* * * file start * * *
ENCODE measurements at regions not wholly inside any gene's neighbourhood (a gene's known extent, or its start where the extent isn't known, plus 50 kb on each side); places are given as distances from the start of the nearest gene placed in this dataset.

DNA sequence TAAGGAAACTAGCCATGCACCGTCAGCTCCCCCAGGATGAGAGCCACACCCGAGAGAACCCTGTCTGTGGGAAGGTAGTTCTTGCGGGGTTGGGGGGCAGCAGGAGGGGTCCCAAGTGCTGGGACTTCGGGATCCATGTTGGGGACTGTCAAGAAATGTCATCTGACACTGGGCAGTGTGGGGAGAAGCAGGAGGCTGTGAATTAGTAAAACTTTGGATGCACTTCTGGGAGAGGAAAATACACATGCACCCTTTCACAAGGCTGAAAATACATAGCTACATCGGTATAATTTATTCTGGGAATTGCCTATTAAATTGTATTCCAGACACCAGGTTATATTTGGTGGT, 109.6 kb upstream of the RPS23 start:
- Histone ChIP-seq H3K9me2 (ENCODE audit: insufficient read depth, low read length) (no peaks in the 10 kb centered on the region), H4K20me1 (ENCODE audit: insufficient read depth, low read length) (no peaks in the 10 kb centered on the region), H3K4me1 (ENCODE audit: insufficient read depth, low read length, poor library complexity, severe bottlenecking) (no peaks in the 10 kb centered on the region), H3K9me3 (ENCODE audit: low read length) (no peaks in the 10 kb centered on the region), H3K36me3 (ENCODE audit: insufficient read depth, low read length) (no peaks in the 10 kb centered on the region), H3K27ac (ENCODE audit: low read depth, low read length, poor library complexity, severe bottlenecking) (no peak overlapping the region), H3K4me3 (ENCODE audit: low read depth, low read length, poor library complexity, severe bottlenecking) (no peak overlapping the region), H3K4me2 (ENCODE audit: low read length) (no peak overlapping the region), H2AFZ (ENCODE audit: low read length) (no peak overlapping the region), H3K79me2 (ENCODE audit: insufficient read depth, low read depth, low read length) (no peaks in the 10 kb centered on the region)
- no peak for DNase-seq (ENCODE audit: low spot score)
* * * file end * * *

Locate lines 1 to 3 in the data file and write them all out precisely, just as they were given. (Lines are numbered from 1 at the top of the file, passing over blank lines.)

ENCODE measurements at regions not wholly inside any gene's neighbourhood (a gene's known extent, or its start where the extent isn't known, plus 50 kb on each side); places are given as distances from the start of the nearest gene placed in this dataset.

DNA sequence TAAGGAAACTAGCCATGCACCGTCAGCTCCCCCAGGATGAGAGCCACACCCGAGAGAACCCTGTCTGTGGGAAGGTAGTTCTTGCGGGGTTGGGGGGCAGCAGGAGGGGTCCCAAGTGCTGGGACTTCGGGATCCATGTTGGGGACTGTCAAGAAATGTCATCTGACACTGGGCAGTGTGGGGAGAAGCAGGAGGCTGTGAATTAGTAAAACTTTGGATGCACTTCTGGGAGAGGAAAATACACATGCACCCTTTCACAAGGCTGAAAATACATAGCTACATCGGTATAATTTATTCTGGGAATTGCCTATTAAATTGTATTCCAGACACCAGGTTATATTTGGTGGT, 109.6 kb upstream of the RPS23 start:
- Histone ChIP-seq H3K9me2 (ENCODE audit: insufficient read depth, low read length) (no peaks in the 10 kb centered on the region), H4K20me1 (ENCODE audit: insufficient read depth, low read length) (no peaks in the 10 kb centered on the region), H3K4me1 (ENCODE audit: insufficient read depth, low read length, poor library complexity, severe bottlenecking) (no peaks in the 10 kb centered on the region), H3K9me3 (ENCODE audit: low read length) (no peaks in the 10 kb centered on the region), H3K36me3 (ENCODE audit: insufficient read depth, low read length) (no peaks in the 10 kb centered on the region), H3K27ac (ENCODE audit: low read depth, low read length, poor library complexity, severe bottlenecking) (no peak overlapping the region), H3K4me3 (ENCODE audit: low read depth, low read length, poor library complexity, severe bottlenecking) (no peak overlapping the region), H3K4me2 (ENCODE audit: low read length) (no peak overlapping the region), H2AFZ (ENCODE audit: low read length) (no peak overlapping the region), H3K79me2 (ENCODE audit: insufficient read depth, low read depth, low read length) (no peaks in the 10 kb centered on the region)